December 20, 2017
au gratin (adjective)
\oh-GRAH-tin\ Hear it!
What does it mean?
: covered with bread crumbs or grated cheese and browned (as under a broiler)
How do you use it?
For the annual holiday potluck, Jackson always brings his au gratin potato casserole, knowing everyone loves its creamy sauce and cheesy, crunchy topping.
Are you a word wiz?

English is stuffed with interesting words for food and ways of preparing it. "Au gratin" is one of them. Which of the following do you think is another food term?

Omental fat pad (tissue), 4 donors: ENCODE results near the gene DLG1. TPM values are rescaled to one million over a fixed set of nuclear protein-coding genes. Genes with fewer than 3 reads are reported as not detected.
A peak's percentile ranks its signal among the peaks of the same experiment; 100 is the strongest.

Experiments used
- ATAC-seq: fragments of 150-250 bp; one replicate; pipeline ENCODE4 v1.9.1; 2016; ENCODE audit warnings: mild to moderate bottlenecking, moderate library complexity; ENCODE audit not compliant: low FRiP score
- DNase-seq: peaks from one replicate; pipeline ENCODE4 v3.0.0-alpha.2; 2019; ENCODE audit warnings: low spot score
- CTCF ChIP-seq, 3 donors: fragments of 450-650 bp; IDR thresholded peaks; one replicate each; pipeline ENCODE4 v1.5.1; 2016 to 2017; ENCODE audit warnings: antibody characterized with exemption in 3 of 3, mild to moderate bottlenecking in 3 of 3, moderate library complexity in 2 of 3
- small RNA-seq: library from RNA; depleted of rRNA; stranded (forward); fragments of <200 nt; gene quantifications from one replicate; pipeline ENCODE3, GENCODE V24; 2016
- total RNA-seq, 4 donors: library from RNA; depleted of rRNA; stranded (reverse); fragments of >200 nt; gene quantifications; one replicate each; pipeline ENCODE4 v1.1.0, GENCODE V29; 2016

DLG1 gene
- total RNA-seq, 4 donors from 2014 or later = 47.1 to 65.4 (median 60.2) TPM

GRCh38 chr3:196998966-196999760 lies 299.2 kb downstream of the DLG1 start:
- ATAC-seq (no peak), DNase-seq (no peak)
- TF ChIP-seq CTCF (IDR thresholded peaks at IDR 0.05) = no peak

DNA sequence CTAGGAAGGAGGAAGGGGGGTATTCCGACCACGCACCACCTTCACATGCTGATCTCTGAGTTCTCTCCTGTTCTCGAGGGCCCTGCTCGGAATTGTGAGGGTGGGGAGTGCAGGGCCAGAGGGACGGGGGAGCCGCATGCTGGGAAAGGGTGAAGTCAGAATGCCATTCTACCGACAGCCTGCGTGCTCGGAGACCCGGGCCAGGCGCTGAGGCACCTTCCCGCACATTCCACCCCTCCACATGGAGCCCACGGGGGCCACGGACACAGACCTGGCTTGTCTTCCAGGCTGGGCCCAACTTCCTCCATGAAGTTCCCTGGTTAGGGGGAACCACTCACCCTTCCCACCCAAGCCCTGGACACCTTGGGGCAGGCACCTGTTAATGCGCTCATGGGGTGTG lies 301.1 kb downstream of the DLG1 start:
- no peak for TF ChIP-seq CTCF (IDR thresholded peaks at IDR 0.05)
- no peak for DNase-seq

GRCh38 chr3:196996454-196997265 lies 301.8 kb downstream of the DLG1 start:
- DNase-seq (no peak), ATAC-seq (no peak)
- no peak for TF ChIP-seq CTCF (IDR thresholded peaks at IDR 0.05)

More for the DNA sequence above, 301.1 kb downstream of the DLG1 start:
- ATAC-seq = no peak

If you picked answer A, you're really cooking! Any food -- potatoes, cauliflower, even fish and broccoli -- that comes with a bread crumb topping can be described as "au gratin." "Au gratin" comes from French and means literally "with the burnt scrapings from the pan." "Fricassee" is also a cooking term that comes from French and it means "a dish of meat or vegetables cut into pieces and stewed in a white sauce," as in "chicken fricassee." Of our other choices, "tempera" (not to be confused with delicious "tempura") is a kind of paint, "allegro" is a music term, and "hula" is a Polynesian dance.
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